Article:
Despite this, there was a point in the book (page 136) where she offers horror opening that beginning writers overuse. While indeed terrible and ill-advised, she can only think of two. I know for a fact that she edits anthologies - one of them is in my review pile - and so she must have more examples. I cannot fathom why she chose this moment to be tight-lipped.
The whole section on Wimp Points grated on me, especially as she describes as "wimpy" a character who experiences grief at another’s death. It does not matter if this informs the character, explains her actions, and gives her impetus to grow strong, Hall thinks it is wimpy and should be avoided for fear of gaining Wimp Points. She brings up romance novels several times when they did not seems applicable, but there is a curious absence of mentions of them when discussing heroines crying. (I guess the love of a Fabio absolves one of wimpiness.) She is also not a fan of characters thinking. My note here reads "Thinking is verboten (British: "forbidden"). Literacy, too. All characters must drive flaming motorcycles into werewolves so as to avoid Wimpy Points." Also, unwimpy characters must only be successful in all things, as "trying" or "attempting" anything makes them the equivalent of mincing nancies.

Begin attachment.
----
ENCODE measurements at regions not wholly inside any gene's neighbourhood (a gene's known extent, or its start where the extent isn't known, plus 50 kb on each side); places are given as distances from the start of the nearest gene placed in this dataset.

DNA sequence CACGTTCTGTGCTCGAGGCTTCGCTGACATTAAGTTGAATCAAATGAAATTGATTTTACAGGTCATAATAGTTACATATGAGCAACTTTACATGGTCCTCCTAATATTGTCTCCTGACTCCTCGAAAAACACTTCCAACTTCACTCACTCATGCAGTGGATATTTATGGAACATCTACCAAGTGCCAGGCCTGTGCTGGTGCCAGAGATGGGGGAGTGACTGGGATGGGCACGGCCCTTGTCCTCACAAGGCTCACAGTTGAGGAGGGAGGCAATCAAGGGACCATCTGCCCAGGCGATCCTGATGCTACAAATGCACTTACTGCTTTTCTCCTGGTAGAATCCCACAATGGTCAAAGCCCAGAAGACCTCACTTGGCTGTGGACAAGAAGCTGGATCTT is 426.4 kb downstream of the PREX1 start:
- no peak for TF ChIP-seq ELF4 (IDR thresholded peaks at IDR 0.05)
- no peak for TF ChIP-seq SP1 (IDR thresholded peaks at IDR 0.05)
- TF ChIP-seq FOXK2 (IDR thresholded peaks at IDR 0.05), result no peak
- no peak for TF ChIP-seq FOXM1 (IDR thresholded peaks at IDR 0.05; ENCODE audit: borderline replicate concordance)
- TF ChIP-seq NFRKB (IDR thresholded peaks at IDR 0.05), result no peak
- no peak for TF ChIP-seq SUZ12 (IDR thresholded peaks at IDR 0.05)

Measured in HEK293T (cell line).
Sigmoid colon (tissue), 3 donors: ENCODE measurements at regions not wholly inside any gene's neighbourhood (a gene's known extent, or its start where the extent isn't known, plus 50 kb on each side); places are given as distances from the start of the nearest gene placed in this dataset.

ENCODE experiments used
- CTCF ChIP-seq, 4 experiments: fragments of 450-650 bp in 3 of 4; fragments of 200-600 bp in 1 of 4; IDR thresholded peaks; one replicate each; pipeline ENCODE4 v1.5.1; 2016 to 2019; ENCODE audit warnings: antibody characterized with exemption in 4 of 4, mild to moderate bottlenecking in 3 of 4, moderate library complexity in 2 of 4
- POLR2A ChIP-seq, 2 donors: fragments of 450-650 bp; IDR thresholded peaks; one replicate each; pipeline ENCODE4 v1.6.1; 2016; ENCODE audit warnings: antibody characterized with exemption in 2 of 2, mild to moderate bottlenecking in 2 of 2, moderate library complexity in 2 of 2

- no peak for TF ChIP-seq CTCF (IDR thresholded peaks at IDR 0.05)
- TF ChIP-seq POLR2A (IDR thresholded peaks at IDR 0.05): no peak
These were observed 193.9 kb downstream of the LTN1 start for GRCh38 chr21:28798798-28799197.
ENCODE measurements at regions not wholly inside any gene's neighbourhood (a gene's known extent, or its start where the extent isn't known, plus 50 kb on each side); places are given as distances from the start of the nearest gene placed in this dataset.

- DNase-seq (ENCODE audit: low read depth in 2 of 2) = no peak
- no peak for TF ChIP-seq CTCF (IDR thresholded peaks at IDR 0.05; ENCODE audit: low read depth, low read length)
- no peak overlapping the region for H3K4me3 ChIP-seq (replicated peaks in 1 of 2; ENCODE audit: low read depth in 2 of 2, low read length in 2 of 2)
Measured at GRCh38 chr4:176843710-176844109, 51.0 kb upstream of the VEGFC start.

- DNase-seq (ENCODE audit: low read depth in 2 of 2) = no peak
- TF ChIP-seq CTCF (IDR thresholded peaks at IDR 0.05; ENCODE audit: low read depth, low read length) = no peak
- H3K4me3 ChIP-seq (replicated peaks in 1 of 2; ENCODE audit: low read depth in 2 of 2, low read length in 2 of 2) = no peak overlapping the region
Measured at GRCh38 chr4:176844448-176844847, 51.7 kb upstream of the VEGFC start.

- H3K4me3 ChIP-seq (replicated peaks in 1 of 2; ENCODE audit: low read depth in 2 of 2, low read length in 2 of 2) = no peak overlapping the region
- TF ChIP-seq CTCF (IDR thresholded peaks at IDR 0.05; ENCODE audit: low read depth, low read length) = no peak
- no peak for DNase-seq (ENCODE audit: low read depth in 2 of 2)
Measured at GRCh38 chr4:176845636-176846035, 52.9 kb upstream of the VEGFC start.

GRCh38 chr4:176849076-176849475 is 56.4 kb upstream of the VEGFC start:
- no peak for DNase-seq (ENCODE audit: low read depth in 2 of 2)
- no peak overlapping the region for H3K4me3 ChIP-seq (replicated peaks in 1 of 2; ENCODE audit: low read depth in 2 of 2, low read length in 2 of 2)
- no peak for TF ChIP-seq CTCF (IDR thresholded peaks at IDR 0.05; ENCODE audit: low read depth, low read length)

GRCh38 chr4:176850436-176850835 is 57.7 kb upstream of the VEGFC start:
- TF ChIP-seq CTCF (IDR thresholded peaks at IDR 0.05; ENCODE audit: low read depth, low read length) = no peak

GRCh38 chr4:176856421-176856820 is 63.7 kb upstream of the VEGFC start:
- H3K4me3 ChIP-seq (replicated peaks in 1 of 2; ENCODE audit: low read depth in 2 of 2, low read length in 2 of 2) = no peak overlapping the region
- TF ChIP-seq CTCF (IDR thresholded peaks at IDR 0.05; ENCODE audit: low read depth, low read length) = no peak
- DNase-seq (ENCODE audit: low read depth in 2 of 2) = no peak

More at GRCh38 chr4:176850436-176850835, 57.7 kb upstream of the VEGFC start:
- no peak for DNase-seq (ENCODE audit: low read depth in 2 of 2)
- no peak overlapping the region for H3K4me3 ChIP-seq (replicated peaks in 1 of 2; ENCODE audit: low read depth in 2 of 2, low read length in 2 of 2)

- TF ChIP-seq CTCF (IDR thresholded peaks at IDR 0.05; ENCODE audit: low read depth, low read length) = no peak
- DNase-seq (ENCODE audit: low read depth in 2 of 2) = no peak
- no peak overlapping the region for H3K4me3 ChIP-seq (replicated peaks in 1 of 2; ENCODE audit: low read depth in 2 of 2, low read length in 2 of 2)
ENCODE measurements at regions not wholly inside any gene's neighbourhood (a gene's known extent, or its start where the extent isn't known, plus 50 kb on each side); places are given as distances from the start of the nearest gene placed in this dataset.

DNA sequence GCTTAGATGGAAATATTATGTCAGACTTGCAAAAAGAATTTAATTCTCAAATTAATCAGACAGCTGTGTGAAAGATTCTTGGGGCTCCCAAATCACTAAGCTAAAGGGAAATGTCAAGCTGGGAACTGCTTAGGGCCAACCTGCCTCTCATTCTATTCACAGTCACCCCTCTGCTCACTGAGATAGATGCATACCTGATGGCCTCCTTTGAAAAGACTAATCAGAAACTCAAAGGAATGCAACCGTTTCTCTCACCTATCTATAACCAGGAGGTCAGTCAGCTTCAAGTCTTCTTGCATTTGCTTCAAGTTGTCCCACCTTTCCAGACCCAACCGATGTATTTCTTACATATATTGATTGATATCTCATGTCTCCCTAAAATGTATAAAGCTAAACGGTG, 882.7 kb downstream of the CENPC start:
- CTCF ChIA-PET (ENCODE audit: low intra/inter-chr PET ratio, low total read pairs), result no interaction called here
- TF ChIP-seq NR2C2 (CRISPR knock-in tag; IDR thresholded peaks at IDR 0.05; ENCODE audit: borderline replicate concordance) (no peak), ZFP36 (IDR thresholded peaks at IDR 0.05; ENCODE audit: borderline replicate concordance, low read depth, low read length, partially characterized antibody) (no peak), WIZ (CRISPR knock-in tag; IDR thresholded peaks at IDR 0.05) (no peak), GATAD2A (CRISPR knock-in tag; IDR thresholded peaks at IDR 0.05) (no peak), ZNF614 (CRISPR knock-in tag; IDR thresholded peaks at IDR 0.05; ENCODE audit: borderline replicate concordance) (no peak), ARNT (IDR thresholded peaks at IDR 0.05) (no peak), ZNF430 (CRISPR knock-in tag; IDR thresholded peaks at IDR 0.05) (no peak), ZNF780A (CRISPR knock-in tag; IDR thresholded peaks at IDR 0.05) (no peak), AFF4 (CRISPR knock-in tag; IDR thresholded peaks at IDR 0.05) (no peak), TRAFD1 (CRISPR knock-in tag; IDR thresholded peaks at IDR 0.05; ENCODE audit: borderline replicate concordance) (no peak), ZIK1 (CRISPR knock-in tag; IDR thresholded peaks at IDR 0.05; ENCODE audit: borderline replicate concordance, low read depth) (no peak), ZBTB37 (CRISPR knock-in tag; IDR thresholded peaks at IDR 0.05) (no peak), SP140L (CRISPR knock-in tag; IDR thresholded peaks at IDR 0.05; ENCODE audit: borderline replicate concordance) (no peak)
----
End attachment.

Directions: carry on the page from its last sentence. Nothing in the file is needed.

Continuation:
Some of her advice is strange, for example "Here's a nifty psychological trick to torment the reader's subconscious with suspense: tell your protagonist to strip off her clothes." Titillation isn’t suspense, as she proves when she described inert people taking off articles of clothing. I do not care at all why a man is taking off his jacket to prevent it creasing, one of her actual examples. It does not frighten me unless he is an Elder God with OCD. She later digresses that one might wish to limit describing unpleasant smells in erotica and then she informs the reader that there is very little gore in romance and children’s literature, apparently assuming I picked up Writing Sexy Kid’s Lit.